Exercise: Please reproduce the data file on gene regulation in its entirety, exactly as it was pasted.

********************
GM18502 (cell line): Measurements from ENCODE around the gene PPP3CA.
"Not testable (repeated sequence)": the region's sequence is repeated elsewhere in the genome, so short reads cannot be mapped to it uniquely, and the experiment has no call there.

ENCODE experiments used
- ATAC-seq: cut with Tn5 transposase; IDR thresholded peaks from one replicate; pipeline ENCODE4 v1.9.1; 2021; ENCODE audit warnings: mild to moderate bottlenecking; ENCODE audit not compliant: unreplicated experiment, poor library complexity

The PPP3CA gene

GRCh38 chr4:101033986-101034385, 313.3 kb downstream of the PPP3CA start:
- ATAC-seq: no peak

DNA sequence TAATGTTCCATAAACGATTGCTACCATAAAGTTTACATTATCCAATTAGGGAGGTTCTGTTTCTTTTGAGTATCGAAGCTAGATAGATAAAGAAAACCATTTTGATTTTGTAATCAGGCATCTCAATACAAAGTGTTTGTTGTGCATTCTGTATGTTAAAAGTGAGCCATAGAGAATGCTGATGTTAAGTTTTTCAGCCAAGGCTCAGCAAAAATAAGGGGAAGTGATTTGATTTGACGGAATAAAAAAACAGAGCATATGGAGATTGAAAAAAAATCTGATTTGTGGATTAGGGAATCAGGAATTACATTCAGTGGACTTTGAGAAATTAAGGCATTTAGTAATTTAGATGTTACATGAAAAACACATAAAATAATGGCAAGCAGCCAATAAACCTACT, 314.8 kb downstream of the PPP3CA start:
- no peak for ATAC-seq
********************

GM18502 (cell line): Measurements from ENCODE around the gene PPP3CA.
"Not testable (repeated sequence)": the region's sequence is repeated elsewhere in the genome, so short reads cannot be mapped to it uniquely, and the experiment has no call there.

ENCODE experiments used
- ATAC-seq: cut with Tn5 transposase; IDR thresholded peaks from one replicate; pipeline ENCODE4 v1.9.1; 2021; ENCODE audit warnings: mild to moderate bottlenecking; ENCODE audit not compliant: unreplicated experiment, poor library complexity

The PPP3CA gene

GRCh38 chr4:101033986-101034385, 313.3 kb downstream of the PPP3CA start:
- ATAC-seq: no peak

DNA sequence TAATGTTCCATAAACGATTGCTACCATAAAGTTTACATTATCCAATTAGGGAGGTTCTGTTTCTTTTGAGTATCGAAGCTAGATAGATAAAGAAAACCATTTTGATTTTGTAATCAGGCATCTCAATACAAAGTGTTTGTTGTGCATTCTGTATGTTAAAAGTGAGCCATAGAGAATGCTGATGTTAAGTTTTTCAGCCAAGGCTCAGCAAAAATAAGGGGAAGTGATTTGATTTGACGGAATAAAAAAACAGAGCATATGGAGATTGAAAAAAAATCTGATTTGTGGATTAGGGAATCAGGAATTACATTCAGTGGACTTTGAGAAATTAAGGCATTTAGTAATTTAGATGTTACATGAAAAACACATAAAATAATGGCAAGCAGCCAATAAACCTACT, 314.8 kb downstream of the PPP3CA start:
- no peak for ATAC-seq